Comment #24 November 2nd, 2015 at 8:22 am

Scott #16,

(1) thanks!

(2) ok then I’ll need to refine it

Joshua Zelinsky #19

Interesting! Could you provide a specific exemple (of a purposes for which one would want associativity, but for which alternativity may be enough)?

Douglas Knight #20

Is it possible your post was cut? What are OP, BFD, O(n), U(n), Sp(n), R, C, H?

Comment #25 November 2nd, 2015 at 9:07 am

I looked briefly at the paper, and that level of math is obviously way over my head.

The proof doesn’t seem that long, but how “difficult” is it for a professional in the field?

How likely is it that some mathematical error is lurking in there?

Is there a way to test this with an actual program/simulation?

Comment #26 November 2nd, 2015 at 9:35 am

fred #25: This is a brand-new preprint that hasn’t been peer-reviewed, and I haven’t verified all the details. So, yes, it’s always possible in such a case that an error will surface—either in this paper or in one of the several other recent papers that it relies on—and if it does of course I’ll update the post.

I decided to blog this because, as I mentioned in the post, I’m very satisfied that Martin did everything reasonable to try to test and refute his own result (e.g., making sure it didn’t imply anything absurdly strong).

Hopefully it will only take a year or so for this to be fully reviewed and appear in a journal. In practice, though, “review” will happen faster: various experts (especially grad students 🙂 ) will work through the arXiv preprint, and will let Martin know if there’s anything they don’t understand. And if this blog post causes that to happen a bit faster than it otherwise would have, so much the better.

The question about testing with an actual program or simulation is actually a very interesting one in this case. A curious feature of Martin’s proof is that, at the end of the day, it

gives an algorithmto simulate QMA(2) protocols, but it does so in an extremely non-explicit way—basically by chaining together a sequence of reductions, rather than by directly telling you how you’d program your computer to do the simulation. If therewerea bug, then possibly a good way to find it would be to unravel the reduction sequence into an actual algorithm. Actuallyimplementingthe algorithm might be overkill, though, particularly since the polynomial blowups would be quite large, and might make it almost impossible to notice the difference between exponential time and doubly-exponential time in any simulations that we could feasibly do.Comment #27 November 2nd, 2015 at 11:25 am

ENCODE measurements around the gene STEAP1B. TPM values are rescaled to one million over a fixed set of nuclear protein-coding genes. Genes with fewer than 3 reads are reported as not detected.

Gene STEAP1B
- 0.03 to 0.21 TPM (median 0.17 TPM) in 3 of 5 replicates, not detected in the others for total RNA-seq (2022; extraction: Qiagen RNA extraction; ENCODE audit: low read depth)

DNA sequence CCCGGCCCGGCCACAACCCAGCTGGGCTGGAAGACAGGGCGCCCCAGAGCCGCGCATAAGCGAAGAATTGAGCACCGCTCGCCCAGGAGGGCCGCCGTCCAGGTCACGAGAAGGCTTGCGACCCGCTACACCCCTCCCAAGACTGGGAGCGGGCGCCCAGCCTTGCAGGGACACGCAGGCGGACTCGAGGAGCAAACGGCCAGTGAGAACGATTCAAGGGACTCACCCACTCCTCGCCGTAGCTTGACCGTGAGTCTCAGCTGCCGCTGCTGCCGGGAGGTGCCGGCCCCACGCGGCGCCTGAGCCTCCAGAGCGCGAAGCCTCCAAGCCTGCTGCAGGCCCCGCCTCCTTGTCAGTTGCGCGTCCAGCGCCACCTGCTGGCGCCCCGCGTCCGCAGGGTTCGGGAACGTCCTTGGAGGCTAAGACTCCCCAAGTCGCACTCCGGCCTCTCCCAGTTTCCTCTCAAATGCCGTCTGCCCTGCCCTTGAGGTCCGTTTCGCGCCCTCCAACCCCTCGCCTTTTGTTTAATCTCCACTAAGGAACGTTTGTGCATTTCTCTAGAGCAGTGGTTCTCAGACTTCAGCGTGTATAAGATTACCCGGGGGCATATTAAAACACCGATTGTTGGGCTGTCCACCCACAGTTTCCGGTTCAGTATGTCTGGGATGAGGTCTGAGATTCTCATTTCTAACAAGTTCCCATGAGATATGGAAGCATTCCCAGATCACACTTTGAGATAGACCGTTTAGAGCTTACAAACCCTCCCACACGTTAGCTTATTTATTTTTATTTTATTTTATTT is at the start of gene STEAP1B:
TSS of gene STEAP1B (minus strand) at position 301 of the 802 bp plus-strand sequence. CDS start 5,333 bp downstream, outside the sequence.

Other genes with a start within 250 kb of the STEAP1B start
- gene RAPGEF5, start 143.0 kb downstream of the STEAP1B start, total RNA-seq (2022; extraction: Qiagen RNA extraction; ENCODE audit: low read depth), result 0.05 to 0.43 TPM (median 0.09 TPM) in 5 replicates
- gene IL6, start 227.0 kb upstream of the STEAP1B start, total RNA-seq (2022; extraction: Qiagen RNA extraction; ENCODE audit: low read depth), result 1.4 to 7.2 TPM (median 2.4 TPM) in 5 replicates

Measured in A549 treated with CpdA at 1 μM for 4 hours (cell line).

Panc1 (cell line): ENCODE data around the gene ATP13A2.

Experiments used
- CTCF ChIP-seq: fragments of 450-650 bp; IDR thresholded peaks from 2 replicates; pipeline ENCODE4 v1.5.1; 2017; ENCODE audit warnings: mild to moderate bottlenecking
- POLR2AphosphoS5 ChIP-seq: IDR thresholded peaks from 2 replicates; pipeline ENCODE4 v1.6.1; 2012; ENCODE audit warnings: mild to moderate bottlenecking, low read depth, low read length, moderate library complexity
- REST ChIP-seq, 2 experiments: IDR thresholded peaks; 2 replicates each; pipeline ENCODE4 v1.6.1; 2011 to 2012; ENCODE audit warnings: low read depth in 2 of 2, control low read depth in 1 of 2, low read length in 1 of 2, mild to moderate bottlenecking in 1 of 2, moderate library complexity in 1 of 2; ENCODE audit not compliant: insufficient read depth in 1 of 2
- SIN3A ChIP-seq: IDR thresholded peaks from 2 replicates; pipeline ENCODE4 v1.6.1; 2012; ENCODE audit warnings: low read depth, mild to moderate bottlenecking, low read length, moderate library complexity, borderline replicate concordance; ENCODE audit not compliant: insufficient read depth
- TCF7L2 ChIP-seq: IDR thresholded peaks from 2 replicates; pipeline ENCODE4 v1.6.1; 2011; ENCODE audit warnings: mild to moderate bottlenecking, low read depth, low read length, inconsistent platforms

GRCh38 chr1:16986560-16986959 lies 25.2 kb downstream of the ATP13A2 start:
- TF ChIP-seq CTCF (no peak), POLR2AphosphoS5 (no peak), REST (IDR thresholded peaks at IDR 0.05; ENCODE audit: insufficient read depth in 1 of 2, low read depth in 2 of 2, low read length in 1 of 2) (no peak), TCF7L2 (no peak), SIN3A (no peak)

Douglas #20 and Sniffnoy #22,

Ok. Yeah, I’m convinced that’s a bad heuristic which I shouldn’t use, and certainly not in this case.

Jay #24,

Douglas’s example of OP^1 is a good example https://en.wikipedia.org/wiki/Cayley_plane . I was actually thinking of the connnection between the octonions and Spin(8), but thinking about that more, I’m not actually sure that being alternative is at all important there.

Comment #28 November 2nd, 2015 at 1:01 pm

Joshua #27,

Thanks. Would you say this mathematical operation looks like measuring some octonionic state by an apparatus itself an octonionic state, or it’s too far-fetched?

Comment #29 November 2nd, 2015 at 2:33 pm

joe #18: thank you very much: this is really what I was looking for!

Comment #30 November 2nd, 2015 at 6:05 pm

Jay #28,

I’m no sure what you mean. What mathematical operation are you referring to?

Comment #31 November 2nd, 2015 at 7:43 pm

Scott #23: OK, I guess I’ll have to take a look at those to get a better sense of it!

Comment #32 November 2nd, 2015 at 7:48 pm

More octonion nitpicking: The Cayley plane is

OP^2, not justOP^1, that would really be terrible if you could only getOP^1.(Its existence can kind of be attributed to alternativity — it exists because of being able to divide, i.e. the loop property, and getting that from inverses uses alternativity. Whereas if you go on to sedenions then you have useless “inverses” that don’t actually let you divide.)